Get ready to smell the glove and watch out for spontaneously combusting drummers. We’re turning it up to 11 with the greatest mockumentary of them all – a work of sublime (and profound) comedic genius deemed so culturally significant that it was named to the National Film Registry for preservation by the Library of Congress.
“It’s such a fine line between stupid and, uh…clever.”
Director Rob Reiner’s largely improvised cult classic follows the key members of fictional British heavy metal band Spinal Tap – lead guitarist Nigel Tufnel (Christopher Guest), lead singer/guitarist David St. Hubbins (Michael McKean), and bassist Derek Smalls (Harry Shearer) – as they embark on their first American tour in years, with filmmaker/TV commercial director Marty DiBergi (Reiner) on hand to document the occasion and retrace the group’s evolution. Responsible for such albums as “Intravenous DeMilo,” “The Sun Never Sweats,” and “Bent for the Rent,” the aging metal heads are now trying to make a comeback with their latest LP, “Smell the Glove.” But just about anything that can go wrong, does, from canceled shows to botched stage props to playing second fiddle to a puppet show. This hilarious, spot-on send-up of ‘80s rock culture includes cameos by the likes of Bruno Kirby, Dana Carvey, Fran Drescher, Billy Crystal, Paul Shaffer, Anjelica Huston, Fred Willard, and Patrick MacNee, and such unforgettable Tap hits as “Tonight I’m Gonna Rock You Tonight,” “Hell Hole,” “Big Bottom,” and, of course, “Stonehenge.”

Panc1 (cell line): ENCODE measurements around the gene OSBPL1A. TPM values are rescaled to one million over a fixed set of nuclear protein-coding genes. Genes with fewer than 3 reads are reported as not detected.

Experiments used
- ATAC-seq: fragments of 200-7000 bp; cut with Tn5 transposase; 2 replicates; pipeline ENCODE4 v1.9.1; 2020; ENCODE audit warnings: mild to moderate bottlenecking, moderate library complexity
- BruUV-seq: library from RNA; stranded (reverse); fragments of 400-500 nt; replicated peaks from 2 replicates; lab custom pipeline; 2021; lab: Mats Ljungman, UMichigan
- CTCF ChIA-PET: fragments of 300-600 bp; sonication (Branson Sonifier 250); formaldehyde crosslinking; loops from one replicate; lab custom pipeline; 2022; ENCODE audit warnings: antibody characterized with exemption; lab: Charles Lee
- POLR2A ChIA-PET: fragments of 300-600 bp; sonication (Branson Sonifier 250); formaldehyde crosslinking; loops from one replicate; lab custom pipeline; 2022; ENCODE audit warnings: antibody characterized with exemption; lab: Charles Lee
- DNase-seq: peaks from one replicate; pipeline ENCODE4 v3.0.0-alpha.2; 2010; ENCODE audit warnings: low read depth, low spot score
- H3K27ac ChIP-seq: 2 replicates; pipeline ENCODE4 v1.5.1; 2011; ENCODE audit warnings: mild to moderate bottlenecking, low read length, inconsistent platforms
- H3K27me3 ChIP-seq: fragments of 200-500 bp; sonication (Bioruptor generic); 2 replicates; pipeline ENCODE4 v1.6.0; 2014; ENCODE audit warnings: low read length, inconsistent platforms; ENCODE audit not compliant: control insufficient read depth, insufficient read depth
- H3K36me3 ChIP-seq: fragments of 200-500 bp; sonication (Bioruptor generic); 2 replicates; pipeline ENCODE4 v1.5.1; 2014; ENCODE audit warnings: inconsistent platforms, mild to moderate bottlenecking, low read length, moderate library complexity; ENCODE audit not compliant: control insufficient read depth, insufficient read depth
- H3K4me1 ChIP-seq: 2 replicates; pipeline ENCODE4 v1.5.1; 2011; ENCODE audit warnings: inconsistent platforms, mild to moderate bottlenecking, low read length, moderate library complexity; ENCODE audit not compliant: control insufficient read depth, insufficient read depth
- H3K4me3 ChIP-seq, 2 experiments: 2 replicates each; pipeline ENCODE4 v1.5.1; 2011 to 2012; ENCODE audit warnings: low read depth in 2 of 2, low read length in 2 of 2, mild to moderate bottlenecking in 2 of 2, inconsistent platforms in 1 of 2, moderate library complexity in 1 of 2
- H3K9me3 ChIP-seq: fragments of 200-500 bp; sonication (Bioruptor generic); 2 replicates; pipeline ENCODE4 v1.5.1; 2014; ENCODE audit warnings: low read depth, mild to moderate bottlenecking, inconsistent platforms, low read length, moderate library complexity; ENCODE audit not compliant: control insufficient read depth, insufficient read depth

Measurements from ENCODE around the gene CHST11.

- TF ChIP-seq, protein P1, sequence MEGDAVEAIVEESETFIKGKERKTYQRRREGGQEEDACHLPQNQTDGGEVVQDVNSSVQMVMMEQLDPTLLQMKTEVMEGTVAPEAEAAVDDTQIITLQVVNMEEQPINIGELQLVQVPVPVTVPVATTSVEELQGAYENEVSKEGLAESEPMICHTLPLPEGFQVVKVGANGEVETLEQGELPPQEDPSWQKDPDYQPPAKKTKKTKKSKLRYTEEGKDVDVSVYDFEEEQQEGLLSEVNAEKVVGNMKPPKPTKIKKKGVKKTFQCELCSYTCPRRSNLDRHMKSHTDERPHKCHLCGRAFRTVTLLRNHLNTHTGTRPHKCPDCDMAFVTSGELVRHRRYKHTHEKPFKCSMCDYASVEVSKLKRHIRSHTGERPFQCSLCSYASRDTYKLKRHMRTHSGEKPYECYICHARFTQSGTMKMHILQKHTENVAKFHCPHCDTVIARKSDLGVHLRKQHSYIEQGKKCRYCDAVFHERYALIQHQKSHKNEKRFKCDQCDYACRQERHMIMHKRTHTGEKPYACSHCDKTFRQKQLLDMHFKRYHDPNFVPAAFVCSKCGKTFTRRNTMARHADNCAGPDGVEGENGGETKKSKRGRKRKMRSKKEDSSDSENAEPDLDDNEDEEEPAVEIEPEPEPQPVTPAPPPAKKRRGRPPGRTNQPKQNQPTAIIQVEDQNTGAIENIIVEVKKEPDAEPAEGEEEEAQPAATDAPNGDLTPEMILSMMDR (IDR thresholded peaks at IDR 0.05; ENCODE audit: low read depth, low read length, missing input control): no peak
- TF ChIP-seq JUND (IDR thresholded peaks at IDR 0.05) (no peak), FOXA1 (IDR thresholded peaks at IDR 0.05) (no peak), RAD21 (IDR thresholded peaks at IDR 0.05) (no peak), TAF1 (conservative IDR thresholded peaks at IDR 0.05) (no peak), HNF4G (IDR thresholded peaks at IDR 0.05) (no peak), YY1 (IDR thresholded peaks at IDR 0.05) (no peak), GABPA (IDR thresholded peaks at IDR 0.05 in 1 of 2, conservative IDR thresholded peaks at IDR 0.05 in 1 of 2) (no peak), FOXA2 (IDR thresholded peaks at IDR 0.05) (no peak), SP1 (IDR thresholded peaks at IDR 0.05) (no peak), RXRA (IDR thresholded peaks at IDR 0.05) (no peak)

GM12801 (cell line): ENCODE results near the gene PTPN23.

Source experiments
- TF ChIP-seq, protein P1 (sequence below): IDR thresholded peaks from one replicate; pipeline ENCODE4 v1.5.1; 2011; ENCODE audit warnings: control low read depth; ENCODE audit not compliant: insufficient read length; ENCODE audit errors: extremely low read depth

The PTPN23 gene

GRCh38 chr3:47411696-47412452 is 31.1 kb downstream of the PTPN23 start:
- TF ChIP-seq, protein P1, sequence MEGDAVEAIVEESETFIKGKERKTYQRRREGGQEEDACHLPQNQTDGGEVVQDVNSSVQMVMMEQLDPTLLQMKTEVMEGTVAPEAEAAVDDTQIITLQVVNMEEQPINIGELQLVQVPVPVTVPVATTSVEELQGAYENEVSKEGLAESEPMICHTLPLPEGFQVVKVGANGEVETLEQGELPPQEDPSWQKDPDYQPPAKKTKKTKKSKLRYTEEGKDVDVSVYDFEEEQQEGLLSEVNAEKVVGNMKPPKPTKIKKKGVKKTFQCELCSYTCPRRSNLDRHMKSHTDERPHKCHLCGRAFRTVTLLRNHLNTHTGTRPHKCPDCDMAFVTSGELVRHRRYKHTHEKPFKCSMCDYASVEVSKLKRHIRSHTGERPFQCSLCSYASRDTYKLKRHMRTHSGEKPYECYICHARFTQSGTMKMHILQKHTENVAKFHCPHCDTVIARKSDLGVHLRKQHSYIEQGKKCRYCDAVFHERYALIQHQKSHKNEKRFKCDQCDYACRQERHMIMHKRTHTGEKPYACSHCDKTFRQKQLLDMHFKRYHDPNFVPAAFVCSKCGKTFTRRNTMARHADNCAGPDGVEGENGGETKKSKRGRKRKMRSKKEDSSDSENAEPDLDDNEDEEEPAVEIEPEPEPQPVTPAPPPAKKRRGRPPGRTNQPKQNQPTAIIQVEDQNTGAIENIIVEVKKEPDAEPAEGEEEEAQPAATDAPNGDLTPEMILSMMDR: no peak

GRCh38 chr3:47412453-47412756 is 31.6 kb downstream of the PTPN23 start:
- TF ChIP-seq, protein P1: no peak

Before embarking on this journey with one of England’s greatest and loudest bands, join us as guest speaker Christopher Shera, a physicist and auditory physiologist, speaks about the science of sound. How are sounds produced? What separates music from other sounds? What is the difference between a loud sound and a soft one, and how does the ear handle sound at large and soft intensities? What’s the full range of human hearing – and how loud can we go?
About the Speaker
Christopher Shera studies how the ear amplifies, analyzes, and emits sound. A Fellow of the Acoustical Society of America, Shera holds a Ph.D. in physics and neurobiology from the California Institute of Technology and works as an Associate Professor of Otology & Laryngology and Health Sciences & Technology at Harvard Medical School. When not thinking about ears, he terrorizes domestic cats by attempting to play the cello.